Purposefully Unproductive

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I’m a mom of two young kids (in case my “ponytail as a hairstyle” didn’t give it away yet) so “I’m bored” are two words I haven’t said in a long time. Whether it’s tidying up the toys, folding laundry, or a myriad of other jobs, there is always something that needs to get done.

Can you relate? I’m sure you can. No matter your season of life there is always something that needs cleaning, work that needs to be accomplished, and plans to prepare for.

Lately though I’ve been practicing being unproductive. It is taking active un-learning to stop thinking about the next thing that needs to get done long enough to be still and enjoy the moment. Sometimes I do it for 30 seconds while I am drinking my first morning sip of freshly brewed coffee. Other times I try and sit quietly for 5 minutes, this is about as long I can tolerate until the urge to get up and do something kicks in.

There is a fear of falling behind that permeates our decisions. Our work continues to mount as we don’t complete it. We also feel that we are the most capable and that if we didn’t act, nothing would get done. There is an old saying that goes: “the graveyards are full of indispensable people”. It is a telling, albeit somewhat morbid, statement that life goes on, with or without us.

So what value is there in stopping, then, if it risks us falling behind? Here are three observations from my own experience with being purposefully unproductive.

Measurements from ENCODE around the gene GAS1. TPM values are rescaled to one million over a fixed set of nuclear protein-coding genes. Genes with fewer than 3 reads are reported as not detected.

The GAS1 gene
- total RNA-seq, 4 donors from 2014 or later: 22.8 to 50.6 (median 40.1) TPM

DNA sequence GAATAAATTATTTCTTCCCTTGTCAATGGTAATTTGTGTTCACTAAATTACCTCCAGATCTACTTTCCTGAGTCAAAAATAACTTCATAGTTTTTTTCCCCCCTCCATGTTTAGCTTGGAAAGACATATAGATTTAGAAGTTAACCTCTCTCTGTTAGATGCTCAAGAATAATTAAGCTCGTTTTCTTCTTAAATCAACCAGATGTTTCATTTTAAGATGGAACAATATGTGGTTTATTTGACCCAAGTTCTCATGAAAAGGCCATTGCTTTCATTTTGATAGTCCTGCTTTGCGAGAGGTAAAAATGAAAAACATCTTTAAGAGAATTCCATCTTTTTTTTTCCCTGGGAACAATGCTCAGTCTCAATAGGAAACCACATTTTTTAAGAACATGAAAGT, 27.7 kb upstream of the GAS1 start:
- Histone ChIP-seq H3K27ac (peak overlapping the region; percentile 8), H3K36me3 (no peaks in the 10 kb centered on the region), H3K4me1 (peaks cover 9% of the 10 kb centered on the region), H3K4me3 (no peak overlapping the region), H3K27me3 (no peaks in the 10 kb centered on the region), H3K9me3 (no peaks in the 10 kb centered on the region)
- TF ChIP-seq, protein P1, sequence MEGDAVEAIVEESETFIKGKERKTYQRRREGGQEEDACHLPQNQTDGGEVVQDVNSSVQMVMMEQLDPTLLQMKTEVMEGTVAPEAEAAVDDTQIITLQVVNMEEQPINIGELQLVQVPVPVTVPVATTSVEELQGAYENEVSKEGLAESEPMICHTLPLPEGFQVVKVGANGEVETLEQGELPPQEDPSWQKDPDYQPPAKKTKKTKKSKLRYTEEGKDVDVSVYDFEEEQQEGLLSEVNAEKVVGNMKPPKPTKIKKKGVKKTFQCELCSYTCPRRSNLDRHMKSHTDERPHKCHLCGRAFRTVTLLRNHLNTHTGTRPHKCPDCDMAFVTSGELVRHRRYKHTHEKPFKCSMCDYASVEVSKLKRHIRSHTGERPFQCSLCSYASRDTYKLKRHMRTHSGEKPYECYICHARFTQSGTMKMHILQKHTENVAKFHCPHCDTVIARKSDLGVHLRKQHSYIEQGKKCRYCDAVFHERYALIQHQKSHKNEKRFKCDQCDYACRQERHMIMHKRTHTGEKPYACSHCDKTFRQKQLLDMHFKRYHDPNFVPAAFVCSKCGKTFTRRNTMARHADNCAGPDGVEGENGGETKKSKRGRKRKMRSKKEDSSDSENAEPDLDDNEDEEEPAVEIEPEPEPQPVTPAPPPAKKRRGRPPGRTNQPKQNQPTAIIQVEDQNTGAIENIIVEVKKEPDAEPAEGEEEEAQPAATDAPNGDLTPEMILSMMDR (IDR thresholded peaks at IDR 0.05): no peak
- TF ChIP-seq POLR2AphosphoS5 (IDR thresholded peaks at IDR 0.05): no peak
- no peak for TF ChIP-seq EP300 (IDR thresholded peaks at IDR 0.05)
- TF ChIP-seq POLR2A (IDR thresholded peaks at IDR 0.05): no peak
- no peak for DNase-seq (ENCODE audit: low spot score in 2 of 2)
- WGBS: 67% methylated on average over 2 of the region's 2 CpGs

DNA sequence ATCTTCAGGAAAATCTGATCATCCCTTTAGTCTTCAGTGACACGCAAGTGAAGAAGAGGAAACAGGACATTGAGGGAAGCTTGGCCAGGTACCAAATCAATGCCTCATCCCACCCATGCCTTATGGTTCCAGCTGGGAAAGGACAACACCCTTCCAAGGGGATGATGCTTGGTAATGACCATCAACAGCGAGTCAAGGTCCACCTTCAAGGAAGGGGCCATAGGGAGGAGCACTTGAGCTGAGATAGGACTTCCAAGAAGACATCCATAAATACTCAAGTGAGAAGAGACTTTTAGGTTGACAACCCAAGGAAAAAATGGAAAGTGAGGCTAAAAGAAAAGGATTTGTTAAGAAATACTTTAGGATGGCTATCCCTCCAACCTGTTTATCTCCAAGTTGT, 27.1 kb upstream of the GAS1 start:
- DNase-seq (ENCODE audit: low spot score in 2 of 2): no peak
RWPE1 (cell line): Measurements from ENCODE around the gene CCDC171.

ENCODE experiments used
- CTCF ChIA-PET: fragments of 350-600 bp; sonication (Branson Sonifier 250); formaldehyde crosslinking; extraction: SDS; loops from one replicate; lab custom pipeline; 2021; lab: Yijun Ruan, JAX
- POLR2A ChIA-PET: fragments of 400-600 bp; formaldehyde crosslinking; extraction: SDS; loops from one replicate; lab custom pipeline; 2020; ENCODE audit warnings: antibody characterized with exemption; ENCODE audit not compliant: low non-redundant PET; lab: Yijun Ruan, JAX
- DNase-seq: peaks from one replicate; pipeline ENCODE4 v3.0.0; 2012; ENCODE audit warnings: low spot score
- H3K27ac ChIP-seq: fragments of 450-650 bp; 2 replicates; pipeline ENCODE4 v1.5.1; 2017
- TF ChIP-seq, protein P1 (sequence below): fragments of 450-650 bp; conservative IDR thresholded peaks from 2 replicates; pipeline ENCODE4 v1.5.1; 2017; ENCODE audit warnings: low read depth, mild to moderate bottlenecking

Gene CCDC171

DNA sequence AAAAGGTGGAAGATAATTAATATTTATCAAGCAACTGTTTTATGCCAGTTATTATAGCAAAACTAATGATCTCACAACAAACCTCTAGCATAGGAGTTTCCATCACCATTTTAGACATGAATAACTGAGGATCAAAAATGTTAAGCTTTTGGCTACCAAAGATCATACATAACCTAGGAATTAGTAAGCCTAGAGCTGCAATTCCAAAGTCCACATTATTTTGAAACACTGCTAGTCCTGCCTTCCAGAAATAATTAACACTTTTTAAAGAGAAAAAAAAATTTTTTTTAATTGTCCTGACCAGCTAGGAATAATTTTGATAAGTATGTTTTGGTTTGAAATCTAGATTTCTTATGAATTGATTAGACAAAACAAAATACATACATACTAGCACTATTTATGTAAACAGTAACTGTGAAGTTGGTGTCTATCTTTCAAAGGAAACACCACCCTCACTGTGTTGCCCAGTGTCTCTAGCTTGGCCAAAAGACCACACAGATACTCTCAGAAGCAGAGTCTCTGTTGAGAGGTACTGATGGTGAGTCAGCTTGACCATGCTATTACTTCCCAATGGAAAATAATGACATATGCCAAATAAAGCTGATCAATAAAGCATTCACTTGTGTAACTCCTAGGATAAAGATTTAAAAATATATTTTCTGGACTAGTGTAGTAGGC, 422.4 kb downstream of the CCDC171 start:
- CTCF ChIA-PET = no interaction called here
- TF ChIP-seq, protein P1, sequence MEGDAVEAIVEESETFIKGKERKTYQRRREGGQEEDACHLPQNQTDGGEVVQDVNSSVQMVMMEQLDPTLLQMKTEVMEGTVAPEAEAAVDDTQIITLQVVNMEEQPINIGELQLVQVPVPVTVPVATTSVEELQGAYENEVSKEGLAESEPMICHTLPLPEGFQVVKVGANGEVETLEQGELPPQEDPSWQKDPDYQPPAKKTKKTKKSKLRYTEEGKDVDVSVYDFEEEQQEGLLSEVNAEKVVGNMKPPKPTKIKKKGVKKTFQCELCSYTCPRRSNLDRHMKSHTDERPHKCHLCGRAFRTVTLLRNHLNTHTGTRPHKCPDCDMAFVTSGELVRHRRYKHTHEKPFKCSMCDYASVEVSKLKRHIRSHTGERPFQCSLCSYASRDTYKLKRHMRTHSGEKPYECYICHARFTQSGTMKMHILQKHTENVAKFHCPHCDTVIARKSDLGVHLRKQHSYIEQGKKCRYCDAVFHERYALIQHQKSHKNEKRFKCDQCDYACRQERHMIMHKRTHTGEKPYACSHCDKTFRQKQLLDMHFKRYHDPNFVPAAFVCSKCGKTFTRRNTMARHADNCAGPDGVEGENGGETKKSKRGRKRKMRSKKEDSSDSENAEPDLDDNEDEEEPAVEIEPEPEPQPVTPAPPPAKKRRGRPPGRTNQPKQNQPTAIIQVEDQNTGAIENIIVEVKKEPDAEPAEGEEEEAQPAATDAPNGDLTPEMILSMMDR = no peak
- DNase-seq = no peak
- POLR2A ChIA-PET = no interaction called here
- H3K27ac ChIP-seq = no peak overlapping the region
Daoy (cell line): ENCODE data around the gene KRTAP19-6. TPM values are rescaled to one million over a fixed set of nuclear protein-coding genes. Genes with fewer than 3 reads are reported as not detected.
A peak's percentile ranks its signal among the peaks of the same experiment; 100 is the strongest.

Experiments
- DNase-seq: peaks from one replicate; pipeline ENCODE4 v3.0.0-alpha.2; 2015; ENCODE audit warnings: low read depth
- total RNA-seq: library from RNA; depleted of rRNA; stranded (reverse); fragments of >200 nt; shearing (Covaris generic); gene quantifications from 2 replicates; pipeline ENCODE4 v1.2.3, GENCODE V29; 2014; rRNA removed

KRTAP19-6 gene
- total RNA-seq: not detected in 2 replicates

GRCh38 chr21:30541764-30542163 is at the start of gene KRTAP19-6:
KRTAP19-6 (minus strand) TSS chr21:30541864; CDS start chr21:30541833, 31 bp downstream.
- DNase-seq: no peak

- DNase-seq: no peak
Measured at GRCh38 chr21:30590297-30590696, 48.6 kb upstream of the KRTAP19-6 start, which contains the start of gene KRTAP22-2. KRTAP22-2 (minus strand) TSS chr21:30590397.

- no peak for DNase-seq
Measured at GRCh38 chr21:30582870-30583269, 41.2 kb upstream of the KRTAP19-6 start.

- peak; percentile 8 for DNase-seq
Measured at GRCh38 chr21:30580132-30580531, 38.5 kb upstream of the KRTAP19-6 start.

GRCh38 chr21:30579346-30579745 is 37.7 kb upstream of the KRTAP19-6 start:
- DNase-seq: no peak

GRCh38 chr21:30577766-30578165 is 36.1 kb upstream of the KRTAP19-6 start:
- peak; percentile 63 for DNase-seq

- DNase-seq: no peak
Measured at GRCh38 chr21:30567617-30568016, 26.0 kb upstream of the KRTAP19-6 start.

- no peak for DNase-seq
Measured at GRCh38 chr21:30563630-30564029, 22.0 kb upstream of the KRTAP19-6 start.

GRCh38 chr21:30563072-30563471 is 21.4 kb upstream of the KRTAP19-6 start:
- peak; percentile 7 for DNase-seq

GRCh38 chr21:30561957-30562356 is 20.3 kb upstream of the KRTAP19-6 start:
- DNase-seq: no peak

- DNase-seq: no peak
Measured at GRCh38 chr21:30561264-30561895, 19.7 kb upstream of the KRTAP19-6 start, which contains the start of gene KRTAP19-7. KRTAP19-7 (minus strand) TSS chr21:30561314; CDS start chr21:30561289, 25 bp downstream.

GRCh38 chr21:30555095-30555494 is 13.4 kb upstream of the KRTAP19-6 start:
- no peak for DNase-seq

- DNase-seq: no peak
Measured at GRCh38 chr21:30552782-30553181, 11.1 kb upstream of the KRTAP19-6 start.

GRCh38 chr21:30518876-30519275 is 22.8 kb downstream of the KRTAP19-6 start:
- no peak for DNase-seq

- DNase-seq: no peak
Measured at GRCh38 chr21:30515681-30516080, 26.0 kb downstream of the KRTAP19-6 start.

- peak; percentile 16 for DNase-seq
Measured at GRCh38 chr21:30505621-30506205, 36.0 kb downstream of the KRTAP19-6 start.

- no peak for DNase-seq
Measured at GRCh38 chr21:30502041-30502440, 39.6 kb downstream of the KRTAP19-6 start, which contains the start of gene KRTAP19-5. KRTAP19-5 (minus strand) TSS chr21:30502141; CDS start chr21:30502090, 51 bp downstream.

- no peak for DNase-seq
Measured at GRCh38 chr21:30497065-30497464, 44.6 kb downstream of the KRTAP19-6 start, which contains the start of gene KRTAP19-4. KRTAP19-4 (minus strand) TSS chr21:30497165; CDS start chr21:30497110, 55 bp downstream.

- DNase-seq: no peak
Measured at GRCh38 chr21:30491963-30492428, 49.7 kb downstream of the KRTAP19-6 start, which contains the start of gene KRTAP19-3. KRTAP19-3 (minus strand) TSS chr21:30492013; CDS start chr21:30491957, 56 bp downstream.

1. Rest is not laziness.

For someone who is driven and task-oriented, to stop working feels like surrendering to laziness. Laziness means an unwillingness to work. Rest, on the other hand, is choosing to be quiet (The Lost Art of Quietness). Athletes are familiar with the term “active rest” days. These days are their “off” days for training, meaning they do not push hard or follow a training schedule that day in order to allow their body to recover. They don’t lounge on the couch all day, either. Rather, active rest includes doing normal physical activity without pushing to the point of exertion, including recreational exercise on those days. Choosing to rest means taking a break from the regular rigor of life.

2. Rest provides better return for energy.

Taking time to rest, whether it is 5 minutes every hour or 5 weeks every year, allows us a better return of energy for the times we are working. To continue with the athletic analogy, an athlete knows they cannot push to 100% every day. Rather, those active rest days allow time to recover in order to bring their best to the next game, or training session. See your times of conscious rest as an investment into your energy for later on, when you will be able to perform to a higher level and with more energy than if you had not stopped to rest.

3. You are responsible to know your own limits.

Very few people will support you in your pursuit of rest. Your boss will likely push you harder. Media tells us we need to be aggressive and work harder than anyone else. Your friends might have their kids in more extracurricular activities than you. That’s ok. We need to take ownership of our own recovery time [tweet this]. In his book, Essentialism (http://gregmckeown.com/), Greg Mckeown says that “if you don’t prioritize your life, someone else will.” Only you know what is truly worth spending your energy on, and only you can tell when you need to take time to rest.

It is a skill that is developed over time, with trial and error, but if learned early it can save you stress, give you stamina, and keep you sane.

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